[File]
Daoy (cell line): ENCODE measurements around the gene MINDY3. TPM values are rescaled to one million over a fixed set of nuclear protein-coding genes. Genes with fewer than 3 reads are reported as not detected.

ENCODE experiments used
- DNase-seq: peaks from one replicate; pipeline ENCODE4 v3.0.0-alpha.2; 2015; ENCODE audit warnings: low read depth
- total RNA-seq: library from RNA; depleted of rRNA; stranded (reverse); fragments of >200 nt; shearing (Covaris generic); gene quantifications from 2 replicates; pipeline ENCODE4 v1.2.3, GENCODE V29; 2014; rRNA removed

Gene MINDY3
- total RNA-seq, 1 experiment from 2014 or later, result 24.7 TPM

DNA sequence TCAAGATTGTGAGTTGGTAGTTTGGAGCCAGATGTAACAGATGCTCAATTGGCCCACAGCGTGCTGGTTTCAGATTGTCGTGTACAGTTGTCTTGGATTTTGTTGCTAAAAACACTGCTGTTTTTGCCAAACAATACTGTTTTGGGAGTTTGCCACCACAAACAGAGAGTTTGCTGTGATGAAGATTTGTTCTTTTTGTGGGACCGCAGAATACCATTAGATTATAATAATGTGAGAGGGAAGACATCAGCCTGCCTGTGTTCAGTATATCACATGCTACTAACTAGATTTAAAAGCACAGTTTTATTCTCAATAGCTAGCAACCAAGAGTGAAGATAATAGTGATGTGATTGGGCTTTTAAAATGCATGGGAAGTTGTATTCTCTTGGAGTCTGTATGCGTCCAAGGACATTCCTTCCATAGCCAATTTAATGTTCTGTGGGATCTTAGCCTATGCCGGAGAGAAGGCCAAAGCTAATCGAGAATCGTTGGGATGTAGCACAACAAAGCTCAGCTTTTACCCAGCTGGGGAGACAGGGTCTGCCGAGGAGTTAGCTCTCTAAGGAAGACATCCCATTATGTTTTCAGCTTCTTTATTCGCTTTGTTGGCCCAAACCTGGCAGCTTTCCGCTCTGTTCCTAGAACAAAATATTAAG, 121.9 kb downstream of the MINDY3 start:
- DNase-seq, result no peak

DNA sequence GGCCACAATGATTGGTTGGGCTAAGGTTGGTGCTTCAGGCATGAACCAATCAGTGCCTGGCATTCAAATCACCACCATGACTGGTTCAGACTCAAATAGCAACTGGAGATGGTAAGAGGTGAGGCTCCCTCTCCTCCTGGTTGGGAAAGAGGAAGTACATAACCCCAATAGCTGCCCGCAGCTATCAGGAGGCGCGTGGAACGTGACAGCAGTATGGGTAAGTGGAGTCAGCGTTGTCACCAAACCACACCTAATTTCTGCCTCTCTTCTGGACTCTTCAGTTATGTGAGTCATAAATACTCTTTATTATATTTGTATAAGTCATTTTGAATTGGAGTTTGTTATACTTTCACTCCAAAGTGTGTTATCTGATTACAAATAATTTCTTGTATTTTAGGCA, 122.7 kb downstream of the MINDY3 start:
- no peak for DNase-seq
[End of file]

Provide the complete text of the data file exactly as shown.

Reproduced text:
Daoy (cell line): ENCODE measurements around the gene MINDY3. TPM values are rescaled to one million over a fixed set of nuclear protein-coding genes. Genes with fewer than 3 reads are reported as not detected.

ENCODE experiments used
- DNase-seq: peaks from one replicate; pipeline ENCODE4 v3.0.0-alpha.2; 2015; ENCODE audit warnings: low read depth
- total RNA-seq: library from RNA; depleted of rRNA; stranded (reverse); fragments of >200 nt; shearing (Covaris generic); gene quantifications from 2 replicates; pipeline ENCODE4 v1.2.3, GENCODE V29; 2014; rRNA removed

Gene MINDY3
- total RNA-seq, 1 experiment from 2014 or later, result 24.7 TPM

DNA sequence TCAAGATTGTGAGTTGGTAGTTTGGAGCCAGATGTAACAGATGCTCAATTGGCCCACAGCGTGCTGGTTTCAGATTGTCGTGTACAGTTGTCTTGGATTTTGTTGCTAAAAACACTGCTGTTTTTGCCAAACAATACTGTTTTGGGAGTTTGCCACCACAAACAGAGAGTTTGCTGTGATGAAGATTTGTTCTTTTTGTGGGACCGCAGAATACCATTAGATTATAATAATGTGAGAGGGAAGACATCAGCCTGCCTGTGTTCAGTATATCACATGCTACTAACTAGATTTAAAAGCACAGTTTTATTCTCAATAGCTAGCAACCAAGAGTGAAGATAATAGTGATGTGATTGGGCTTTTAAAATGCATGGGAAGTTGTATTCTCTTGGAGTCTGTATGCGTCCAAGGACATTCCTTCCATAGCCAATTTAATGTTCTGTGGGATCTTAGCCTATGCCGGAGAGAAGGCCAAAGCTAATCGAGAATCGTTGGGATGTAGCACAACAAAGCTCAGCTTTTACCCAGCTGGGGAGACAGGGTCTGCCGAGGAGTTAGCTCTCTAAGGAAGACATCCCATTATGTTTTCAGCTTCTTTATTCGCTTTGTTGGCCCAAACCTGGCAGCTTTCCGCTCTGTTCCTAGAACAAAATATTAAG, 121.9 kb downstream of the MINDY3 start:
- DNase-seq, result no peak

DNA sequence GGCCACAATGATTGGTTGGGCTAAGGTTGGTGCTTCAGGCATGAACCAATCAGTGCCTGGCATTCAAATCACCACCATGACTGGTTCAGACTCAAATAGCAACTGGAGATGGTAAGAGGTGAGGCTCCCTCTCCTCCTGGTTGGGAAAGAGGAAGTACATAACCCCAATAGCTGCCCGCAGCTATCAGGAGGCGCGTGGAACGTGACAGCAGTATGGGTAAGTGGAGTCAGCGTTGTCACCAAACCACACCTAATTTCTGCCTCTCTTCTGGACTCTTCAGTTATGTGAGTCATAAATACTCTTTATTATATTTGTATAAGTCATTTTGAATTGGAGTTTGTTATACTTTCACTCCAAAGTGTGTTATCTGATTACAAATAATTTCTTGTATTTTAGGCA, 122.7 kb downstream of the MINDY3 start:
- no peak for DNase-seq